Last Monday I attended an event at Cambridge University organised by the Cambridge Big Data Strategic Research Initiative (CBDRI) entitled "The vocabulary of Big Data". I am cognisant of the fact that I am not a specialist in this area and, just as the title of the event suggested, I went along to dip my toe into this increasingly more useful approach to data analysis and gain at least a basic vocabulary. Could embracing Big Data increase the possibilities for research into language development? Travelling up from the South Coast of England it was a fair distance, and I wasn't sure whether the event would be appropriate at all for me, an early career researcher with roots in clinical practice and one randomised controlled trial under my belt. I wasn't entirely sure what Big Data even meant, perhaps it might be something to do with astrophysics, or analysis of Twitter use, or perhaps there might be other applications, such as language analysis, something I have used in my research. This was a free event shared on Twitter and, not one to miss an opportunity, I went along.
There were 8 speakers in total, giving talks on Big Data from a range of perspectives. In this blog I am going to focus on just a few of those talks and the key aspects I learned from the event.
First we were introduced to the concept of Big Data, and why it was relevant today and in the future. We live in a time where very large amounts of data are being produced, far more than ever before. Social networking, genome sequencing, brain imaging, images, text and many more examples were given of the data generated. It was also highlighted that this data generation is predicted to grow, and in 5 years time, the data we have access to now will appear as a drop in the ocean to data generated in the future. By acquiring a vocabulary of Big Data we can begin the journey of learning how to tap into and benefit from the data that is produced.
The first talk by Professor Zoubin Ghahramani was an introduction to Machine Learning. In this talk we were introduced to the vocabulary of machine learning, which stems from the field of computer science and statistics. Machine learning is a way to make sense of and manage large amounts of data. An algorithm or model is created and built using the data which is input into the system. That model can learn from new data and consequently is able to make predictions based on the data. There are a range of different approaches used in machine learning, which include artificial neural networks, clustering and Bayesian networks. These different approaches enable analysis and predictions in different ways. We also learned about different applications for machine learning. A well known example is that of the company Netflix, which used machine learning to more successfully predict consumer preferences. Other applications of machine learning include object or photo recognition, speech recognition and natural language processing. The benefit of machine learning is that, as it is able to learn from data it does not rely on a fixed predesigned algorithm to start with.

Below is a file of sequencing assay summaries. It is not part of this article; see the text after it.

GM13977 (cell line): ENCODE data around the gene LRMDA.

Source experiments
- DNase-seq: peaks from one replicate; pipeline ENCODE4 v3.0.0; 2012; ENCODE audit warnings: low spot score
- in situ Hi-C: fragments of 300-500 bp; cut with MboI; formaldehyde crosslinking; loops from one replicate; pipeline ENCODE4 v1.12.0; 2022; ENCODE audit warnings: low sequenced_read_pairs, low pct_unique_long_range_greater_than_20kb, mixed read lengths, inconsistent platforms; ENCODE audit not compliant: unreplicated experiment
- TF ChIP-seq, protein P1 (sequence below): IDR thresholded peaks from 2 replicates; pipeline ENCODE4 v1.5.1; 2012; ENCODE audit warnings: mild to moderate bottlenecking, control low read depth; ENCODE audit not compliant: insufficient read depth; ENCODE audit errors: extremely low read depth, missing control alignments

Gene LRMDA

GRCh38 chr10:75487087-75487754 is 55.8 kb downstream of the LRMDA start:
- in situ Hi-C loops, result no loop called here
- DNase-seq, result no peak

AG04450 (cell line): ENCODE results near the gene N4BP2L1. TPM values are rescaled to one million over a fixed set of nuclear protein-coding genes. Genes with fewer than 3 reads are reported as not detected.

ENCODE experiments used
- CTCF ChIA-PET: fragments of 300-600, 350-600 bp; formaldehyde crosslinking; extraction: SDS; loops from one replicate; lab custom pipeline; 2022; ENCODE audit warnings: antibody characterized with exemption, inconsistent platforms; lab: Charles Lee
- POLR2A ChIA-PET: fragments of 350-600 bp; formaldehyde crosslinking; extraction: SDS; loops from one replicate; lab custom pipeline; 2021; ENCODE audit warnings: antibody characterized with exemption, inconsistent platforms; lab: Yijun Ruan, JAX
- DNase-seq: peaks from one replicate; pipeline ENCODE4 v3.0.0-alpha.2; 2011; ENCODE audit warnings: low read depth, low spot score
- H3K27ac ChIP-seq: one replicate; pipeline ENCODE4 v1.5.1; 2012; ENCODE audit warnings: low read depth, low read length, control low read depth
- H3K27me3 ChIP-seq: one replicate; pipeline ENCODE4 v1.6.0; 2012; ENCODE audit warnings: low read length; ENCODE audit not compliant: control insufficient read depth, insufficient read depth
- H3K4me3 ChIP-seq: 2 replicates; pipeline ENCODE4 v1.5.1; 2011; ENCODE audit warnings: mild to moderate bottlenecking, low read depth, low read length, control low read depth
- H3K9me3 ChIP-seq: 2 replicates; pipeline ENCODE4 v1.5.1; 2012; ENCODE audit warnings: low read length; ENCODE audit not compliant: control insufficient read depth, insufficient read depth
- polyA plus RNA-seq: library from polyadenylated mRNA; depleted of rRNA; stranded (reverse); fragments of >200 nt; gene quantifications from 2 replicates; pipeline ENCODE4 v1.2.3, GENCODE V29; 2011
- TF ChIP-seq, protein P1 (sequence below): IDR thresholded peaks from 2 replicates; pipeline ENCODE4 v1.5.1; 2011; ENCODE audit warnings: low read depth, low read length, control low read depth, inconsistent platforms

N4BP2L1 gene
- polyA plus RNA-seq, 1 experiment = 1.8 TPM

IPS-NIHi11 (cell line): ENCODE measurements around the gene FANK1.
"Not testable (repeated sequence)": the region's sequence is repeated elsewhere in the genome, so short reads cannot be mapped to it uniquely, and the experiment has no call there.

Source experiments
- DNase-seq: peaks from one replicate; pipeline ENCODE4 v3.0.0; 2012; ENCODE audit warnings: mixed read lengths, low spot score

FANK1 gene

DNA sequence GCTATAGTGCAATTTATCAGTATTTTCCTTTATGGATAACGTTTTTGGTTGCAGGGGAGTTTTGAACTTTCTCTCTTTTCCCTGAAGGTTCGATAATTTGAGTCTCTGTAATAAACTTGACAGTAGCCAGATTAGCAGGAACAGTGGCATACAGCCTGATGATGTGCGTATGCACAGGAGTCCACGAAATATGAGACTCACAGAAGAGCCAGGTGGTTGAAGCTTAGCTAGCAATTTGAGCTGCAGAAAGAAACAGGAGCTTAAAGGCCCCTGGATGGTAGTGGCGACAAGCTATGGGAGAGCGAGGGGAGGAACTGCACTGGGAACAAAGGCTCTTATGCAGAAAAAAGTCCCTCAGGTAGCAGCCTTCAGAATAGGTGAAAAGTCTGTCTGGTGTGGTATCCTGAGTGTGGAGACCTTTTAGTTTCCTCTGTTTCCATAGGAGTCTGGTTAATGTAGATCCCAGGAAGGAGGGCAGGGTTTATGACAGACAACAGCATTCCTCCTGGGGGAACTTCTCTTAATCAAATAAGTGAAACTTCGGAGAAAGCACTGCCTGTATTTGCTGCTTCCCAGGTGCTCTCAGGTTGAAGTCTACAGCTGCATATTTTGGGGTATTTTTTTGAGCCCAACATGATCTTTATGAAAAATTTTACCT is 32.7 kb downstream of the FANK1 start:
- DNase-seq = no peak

A real case example of the application of Big Data was presented by Dr Richard Gibbens who described how Big Data was used for road traffic modelling, demonstrating how the large amount of information gained from motorway sensors was used to predict and manage traffic flow on Britain's motorways. He highlighted that this data was already collected for another purpose and was therefore available but through analysing the data his department were able to provide the Highways Agency with really valuable information about traffic flow, which is now contributing to road safety. Whilst traffic data isn't something we're likely to be mining in the field of language and communication, the case study highlighted that a Big Data approach can exploit data that has already been generated for another purpose to answer questions.
A problem with handling Big Data is just that; it is big! The issue of handling large amounts of data were addressed by Dr Anders Hansen, Dr Eiko Yonkei and Dr Jan Lellmann. Through their talks we were introduced to the storage and processing issues encountered when dealing with Big Data. We were introduced to the concepts of compressing data. We were shown two images of earth, one with all the data and one with the data compressed. To the naked eye, it was impossible to see the difference between the two, and this highlighted the fact that most of the information held in a data sample may be gleaned from a small percentage of that data. We were shown how this approach can be used in brain imaging to provide a high level of focus on an area of interest, such as a lesion, without significantly increasing the amount of data processing. The ways in which large amounts of data are stored were also addressed. In part, Big Data can now be stored effectively thanks to the ability to use multiple servers and cloud technology.
The event ended with a case history of natural language processing presented by Dr Paula Buttery. She showed how natural language processing could be used to gain information from large sources of text using algorithms, and how the syntax of language could be used to make predictions.
This event really did give me a basic vocabulary of Big Data and an awareness of how it might be useful in language development research. Undoubtably, Big Data approaches will already be employed in the field of genetic research and the neuroscience of language development. I believe Big Data may be employed in the same way concerning environmental influences on language development. Having spent my last research project transcribing hours upon hours of parental talk to children I am very interested in how we may embrace both new technologies of data capture and the discipline of Big Data analysis to make progress in this academic field.